The Ikettes were the backing vocalists for the Ike and Tina Turner Revue and also recorded discs in their own right.
Madeline Appiah portrays Tina’s mother Zelma and Jenny Fitzpatrick will play the alternate Tina.
Gerard McCarthy has been cast as marketing executive Erwin Bach who later became most significant to Tina, and Ryan O’Donnell portrays her astute manager Roger Davies. And Tom Goodwin plays producer Phil Spector.
Executives at Really Useful Theatres thought it a good idea to remove the six-man Palladium box office, reduce it to a two-man affair and hide it out of sight — not realising what a box office is for!
Those who gave the daft order might want to purchase multiple copies of Everything You Always Wanted To Know About Going To The Theatre (But Were Too Sloshed To Ask, Dear) by the anonymous ‘West End Producer’.
It’s packed with info about, well, going to the theatre and is full of inventive innuendo. It’s published by Nick Hern Books.
Watch out for…
Amber Riley, who will stop the show for the last time tomorrow night with her heartbreaking take on the song And I’m Telling You I’m Not Going when she plays the role of Effie in the musical Dreamgirls at the Savoy Theatre. It’s her final performance in the production, which opened last year.
She won the Olivier award for best performance in a musical. I saw the show a bunch of times, though I haven’t been over to the Savoy for a few months and I’ll be heading to the stalls tomorrow for one last look at Amber.
Amber Riley will stop the show for the last time tomorrow night with her heartbreaking take on the song And I’m Telling You I’m Not Going when she plays the role of Effie in the musical Dreamgirls at the Savoy Theatre
Three actresses — Moya Angela, Marisha Wallace and Karen Mav will share the Effie role from next week. Wallace and Mav have been alternating the part — the lead singer of the Supremes-like The Dreams who’s kicked out of the group when it’s deemed that looks market better than singing talent.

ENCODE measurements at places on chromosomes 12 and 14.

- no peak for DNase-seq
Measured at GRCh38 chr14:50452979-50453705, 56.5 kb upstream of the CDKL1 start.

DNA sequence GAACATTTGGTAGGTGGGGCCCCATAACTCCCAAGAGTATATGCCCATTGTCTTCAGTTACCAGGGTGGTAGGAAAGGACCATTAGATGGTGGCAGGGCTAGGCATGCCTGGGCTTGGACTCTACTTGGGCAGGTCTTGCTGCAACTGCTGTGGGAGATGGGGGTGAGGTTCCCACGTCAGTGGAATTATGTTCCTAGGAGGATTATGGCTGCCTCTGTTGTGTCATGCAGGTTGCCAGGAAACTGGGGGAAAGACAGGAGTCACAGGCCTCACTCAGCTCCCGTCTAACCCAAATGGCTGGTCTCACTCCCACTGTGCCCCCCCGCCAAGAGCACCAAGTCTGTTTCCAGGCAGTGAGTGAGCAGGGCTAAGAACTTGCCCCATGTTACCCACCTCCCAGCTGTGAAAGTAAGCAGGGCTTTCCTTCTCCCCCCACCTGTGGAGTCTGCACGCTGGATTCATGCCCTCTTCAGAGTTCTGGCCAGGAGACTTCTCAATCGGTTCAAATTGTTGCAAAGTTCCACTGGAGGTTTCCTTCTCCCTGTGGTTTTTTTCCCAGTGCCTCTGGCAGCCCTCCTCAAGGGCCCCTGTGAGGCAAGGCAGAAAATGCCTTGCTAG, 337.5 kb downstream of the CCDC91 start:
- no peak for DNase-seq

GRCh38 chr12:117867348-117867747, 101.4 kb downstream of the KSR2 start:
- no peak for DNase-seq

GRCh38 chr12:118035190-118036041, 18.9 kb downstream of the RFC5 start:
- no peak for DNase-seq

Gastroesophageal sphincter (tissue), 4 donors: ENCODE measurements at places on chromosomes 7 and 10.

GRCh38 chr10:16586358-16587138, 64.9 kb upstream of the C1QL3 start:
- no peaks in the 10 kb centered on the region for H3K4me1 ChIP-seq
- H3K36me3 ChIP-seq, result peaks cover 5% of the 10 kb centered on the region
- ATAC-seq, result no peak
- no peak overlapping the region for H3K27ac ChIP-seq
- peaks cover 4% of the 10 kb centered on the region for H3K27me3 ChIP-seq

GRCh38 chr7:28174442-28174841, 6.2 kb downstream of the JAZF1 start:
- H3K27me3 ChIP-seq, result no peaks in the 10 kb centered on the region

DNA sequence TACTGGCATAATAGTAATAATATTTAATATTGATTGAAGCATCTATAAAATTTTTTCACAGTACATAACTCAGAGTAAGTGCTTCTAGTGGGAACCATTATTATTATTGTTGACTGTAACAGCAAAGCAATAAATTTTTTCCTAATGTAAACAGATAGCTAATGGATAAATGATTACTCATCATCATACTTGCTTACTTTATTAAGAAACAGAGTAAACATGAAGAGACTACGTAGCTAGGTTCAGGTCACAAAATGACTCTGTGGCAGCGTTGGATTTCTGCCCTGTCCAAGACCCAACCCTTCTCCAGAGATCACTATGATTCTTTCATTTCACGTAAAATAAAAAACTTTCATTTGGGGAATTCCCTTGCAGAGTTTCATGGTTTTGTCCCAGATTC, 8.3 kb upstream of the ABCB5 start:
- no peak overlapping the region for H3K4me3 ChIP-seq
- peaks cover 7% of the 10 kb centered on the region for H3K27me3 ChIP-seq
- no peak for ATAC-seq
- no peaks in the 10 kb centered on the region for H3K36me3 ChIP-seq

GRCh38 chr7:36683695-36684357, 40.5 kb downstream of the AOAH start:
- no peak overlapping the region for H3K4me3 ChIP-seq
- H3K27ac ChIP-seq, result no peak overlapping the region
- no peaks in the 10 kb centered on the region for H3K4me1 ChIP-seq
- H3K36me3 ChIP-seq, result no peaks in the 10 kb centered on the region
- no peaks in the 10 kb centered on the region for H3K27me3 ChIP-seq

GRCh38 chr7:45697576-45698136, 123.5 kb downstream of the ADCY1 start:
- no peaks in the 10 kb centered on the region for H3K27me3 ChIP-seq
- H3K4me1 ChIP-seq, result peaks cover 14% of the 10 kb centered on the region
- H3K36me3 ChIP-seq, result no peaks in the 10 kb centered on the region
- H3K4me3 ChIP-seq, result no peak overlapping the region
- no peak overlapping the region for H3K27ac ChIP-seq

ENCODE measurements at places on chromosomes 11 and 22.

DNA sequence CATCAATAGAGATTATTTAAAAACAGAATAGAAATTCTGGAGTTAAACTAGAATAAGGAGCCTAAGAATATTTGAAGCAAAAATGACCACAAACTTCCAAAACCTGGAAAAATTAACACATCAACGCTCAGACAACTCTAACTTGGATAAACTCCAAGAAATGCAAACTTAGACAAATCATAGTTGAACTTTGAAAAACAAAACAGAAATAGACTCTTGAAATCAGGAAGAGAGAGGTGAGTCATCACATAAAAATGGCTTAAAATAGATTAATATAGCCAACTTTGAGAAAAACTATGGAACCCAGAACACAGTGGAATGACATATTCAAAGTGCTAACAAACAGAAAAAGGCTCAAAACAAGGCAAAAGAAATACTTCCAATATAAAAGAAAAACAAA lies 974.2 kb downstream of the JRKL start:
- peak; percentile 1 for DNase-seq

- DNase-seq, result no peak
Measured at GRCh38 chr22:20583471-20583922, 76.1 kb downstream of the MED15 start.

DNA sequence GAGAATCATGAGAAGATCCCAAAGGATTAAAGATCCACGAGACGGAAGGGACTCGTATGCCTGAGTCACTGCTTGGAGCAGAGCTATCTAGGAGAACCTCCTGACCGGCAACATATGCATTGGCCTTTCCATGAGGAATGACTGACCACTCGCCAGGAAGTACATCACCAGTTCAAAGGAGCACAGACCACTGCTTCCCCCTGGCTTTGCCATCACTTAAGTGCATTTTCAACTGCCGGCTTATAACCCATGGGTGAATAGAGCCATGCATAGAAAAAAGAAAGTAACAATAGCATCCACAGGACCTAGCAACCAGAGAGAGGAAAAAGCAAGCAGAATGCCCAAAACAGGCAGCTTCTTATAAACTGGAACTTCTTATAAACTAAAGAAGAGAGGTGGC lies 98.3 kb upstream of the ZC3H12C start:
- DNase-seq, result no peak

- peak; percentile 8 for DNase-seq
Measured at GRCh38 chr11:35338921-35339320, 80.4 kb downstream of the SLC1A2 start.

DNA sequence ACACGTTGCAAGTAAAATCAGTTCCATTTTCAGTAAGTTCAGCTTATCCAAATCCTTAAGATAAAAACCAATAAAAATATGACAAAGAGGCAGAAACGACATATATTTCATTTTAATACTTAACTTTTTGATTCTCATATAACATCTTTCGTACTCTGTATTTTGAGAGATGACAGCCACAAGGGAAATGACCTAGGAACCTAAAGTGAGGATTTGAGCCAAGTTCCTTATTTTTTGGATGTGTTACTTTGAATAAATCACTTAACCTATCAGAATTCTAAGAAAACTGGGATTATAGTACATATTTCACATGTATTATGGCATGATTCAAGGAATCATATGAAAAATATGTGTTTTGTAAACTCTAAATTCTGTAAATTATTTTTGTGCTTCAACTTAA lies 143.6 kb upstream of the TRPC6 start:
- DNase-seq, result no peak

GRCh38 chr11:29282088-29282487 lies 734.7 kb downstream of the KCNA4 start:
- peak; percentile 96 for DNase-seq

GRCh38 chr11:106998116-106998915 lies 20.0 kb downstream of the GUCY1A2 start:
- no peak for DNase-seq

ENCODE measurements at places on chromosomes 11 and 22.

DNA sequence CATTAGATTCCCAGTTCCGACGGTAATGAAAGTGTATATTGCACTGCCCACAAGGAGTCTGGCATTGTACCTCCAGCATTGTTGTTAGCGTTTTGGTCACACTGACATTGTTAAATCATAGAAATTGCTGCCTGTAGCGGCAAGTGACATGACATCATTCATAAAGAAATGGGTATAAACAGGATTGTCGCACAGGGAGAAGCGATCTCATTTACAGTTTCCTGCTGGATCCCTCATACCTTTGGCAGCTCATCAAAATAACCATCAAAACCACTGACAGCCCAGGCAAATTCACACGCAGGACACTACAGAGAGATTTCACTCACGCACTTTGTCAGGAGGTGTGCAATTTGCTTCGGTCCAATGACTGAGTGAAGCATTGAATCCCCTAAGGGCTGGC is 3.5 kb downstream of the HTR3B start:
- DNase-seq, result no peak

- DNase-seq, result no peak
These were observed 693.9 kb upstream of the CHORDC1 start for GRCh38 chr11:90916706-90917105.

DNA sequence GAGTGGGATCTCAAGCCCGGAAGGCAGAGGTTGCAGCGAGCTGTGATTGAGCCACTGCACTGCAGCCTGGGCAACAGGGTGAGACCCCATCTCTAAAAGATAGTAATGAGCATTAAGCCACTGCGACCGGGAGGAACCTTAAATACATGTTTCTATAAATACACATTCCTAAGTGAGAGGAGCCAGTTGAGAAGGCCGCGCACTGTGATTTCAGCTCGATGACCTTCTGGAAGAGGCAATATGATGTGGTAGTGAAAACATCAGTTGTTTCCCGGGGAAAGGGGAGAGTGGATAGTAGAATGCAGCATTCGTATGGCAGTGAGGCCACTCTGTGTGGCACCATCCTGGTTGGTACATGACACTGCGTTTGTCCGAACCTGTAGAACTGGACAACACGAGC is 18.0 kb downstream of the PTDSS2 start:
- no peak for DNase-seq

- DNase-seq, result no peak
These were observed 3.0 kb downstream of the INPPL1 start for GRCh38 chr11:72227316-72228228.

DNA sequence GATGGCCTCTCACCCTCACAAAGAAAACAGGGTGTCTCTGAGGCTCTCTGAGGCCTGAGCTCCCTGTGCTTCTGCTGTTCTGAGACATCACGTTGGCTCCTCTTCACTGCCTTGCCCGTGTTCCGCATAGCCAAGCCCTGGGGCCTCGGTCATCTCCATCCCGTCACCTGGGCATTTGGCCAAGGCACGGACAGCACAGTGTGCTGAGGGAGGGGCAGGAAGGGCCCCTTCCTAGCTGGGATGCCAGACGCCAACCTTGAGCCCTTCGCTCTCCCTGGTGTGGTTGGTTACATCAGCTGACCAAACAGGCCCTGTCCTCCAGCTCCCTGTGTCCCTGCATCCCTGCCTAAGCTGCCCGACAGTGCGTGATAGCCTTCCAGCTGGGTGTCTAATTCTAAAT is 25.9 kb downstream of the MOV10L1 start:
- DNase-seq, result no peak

There was a lot of chatter about Dreamgirls going to Broadway, but director Casey Nicholaw has so many shows on the go (The Book Of Mormon is one of his) that it may be years before he’s available to put it on in New York.
For now, though, it’s time to say goodbye (as The Dreams sing) to the wonderful Ms Riley and her fellow castmates who are leaving, too.
Sope Dirisu who is searing as Coriolanus in director Angus Jackson’s riveting production that has transferred from Stratford to the Barbican Centre as part of the Royal Shakespeare Company’s Rome season, which will include Julius Caesar, Antony and Cleopatra and Titus Andronicus.
I went on Tuesday night and was transfixed by the goings on in Rome, and events in the play will certainly remind you of stuff we see in the headlines on a daily basis from Whitehall to Washington. James Corrigan as Tullus Aufidius makes a worthy foe.
And I loved Haydn Gwynne’s kick-ass mamma Volumnia and Paul Jesson’s Menenius, a once-powerful senator who doesn’t realise his power has dissipated. Jackson has assembled a good ensemble and I particularly enjoyed seeing Martina Laird, Jackie Morrison, Charles Aitken and Ben Hall.